Male Portrait Head
Egyptian, Classical, Ancient Near Eastern Art
Roman art developed from highly specific representations of individuals—such as the head of a man, displayed nearby, that was carved during the first century b.c.e.—to more schematic representations of humans, as in this male portrait head made over three hundred years later, during the reign of Constantine. This stylistic change, also found in mosaics, reflects changing philosophical ideas in Late Antiquity that stressed the value of the unseen, ideal world over the material details of the physical world.
4th century C.E. (probably)
4 1/8 x 3 1/4 x 2 15/16 in. (10.5 x 8.3 x 7.5 cm) (show scale)
Gift of Evangeline Wilbour Blashfield, Theodora Wilbour, and Victor Wilbour honoring the wishes of their mother, Charlotte Beebe Wilbour, as a memorial to their father, Charles Edwin Wilbour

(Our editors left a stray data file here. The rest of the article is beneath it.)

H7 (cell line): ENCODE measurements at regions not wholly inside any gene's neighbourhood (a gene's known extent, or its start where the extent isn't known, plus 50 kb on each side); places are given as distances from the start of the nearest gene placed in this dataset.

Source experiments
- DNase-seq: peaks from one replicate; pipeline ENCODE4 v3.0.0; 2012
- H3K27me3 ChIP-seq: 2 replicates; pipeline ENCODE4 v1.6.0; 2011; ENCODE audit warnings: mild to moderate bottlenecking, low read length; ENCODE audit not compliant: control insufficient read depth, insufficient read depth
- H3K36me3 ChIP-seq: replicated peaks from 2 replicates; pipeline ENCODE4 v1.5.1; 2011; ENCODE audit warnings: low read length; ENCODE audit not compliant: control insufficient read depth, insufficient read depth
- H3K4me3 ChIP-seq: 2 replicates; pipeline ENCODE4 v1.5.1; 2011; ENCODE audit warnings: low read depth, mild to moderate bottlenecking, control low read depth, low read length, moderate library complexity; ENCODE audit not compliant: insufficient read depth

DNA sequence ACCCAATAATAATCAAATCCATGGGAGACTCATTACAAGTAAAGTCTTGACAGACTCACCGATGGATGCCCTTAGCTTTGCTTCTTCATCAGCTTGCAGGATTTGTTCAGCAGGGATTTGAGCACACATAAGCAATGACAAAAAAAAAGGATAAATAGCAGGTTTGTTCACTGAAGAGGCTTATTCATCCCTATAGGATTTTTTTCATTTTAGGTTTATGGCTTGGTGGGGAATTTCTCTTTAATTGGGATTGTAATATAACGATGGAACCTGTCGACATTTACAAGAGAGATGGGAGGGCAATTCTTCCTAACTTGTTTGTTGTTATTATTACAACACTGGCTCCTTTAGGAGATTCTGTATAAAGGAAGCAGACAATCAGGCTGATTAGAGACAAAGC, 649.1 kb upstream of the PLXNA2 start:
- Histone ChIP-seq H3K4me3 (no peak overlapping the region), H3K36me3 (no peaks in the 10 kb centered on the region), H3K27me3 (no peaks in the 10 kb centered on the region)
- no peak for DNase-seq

Male portrait head in marble. Wide, flat face, thick features. Archaistic hair. Head made as separate piece with flat base on neck. Possibly the finial for a Hermes pillar.
Condition: Surface of hair worn. Sculpture broken into two pieces through back of head and assembled. Face intact.
This item is not on view
Roman. Male Portrait Head, 4th century C.E. (probably). Marble, 4 1/8 x 3 1/4 x 2 15/16 in. (10.5 x 8.3 x 7.5 cm). Brooklyn Museum, Gift of Evangeline Wilbour Blashfield, Theodora Wilbour, and Victor Wilbour honoring the wishes of their mother, Charlotte Beebe Wilbour, as a memorial to their father, Charles Edwin Wilbour, 16.239. Creative Commons-BY (Photo: Brooklyn Museum, 16.239.jpg)
front, 16.239.jpg. Brooklyn Museum photograph, 2005
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